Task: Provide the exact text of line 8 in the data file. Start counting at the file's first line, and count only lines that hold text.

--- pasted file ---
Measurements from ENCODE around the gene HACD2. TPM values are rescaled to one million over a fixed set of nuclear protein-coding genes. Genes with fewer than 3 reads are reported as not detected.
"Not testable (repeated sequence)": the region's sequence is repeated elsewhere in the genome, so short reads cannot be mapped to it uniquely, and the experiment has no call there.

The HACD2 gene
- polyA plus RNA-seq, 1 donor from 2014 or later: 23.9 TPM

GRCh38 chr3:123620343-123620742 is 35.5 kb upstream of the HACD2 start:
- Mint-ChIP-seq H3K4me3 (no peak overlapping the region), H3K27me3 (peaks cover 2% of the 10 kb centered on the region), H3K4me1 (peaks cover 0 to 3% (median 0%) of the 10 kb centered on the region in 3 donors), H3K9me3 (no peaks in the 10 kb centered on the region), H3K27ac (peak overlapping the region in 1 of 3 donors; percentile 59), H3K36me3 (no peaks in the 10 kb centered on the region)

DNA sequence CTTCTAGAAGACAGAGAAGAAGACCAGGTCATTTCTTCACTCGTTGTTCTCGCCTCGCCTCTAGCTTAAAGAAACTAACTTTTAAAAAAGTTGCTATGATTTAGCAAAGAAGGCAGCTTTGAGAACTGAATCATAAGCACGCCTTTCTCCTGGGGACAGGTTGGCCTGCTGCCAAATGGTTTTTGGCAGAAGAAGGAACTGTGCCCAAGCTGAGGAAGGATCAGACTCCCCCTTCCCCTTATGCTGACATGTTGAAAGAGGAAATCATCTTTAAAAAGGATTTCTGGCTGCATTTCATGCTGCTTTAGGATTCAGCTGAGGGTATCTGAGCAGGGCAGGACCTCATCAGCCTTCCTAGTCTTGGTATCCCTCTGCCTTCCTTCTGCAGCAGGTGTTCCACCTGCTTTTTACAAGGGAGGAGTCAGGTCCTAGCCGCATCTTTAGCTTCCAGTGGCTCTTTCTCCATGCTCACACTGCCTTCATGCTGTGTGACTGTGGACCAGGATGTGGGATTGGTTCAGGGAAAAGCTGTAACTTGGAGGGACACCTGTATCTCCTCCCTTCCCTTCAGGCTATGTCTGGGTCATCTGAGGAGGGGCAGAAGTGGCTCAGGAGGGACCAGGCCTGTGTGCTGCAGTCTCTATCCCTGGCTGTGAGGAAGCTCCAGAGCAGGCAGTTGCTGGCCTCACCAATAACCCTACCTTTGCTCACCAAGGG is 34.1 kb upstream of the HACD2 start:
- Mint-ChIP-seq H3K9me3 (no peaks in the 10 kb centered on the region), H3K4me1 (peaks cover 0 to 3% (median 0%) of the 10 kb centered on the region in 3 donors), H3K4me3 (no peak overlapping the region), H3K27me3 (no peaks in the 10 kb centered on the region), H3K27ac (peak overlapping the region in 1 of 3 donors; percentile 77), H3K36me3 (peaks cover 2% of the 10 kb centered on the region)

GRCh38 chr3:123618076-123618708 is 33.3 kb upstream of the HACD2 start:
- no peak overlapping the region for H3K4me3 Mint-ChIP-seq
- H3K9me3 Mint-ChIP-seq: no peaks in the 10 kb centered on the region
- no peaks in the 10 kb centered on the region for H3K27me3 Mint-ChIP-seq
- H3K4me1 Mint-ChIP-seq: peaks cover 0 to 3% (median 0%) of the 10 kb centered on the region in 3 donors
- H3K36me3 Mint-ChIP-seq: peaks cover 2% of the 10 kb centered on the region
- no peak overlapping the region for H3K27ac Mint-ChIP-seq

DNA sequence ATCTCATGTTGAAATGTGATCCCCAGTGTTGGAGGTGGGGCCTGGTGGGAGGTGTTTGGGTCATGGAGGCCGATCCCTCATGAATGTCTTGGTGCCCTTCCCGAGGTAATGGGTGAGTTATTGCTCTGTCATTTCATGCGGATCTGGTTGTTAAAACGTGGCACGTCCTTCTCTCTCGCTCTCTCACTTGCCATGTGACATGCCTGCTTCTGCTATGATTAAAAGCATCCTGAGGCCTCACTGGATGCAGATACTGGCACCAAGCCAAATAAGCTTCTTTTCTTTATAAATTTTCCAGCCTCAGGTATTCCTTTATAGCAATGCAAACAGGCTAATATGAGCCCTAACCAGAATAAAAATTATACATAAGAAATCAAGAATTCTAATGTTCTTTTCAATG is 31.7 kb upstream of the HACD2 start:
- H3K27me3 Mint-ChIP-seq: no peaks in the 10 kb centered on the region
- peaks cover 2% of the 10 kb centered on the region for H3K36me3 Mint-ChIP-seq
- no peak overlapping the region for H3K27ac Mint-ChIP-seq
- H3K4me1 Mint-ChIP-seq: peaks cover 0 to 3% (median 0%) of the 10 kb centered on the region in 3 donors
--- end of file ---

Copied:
- Mint-ChIP-seq H3K9me3 (no peaks in the 10 kb centered on the region), H3K4me1 (peaks cover 0 to 3% (median 0%) of the 10 kb centered on the region in 3 donors), H3K4me3 (no peak overlapping the region), H3K27me3 (no peaks in the 10 kb centered on the region), H3K27ac (peak overlapping the region in 1 of 3 donors; percentile 77), H3K36me3 (peaks cover 2% of the 10 kb centered on the region)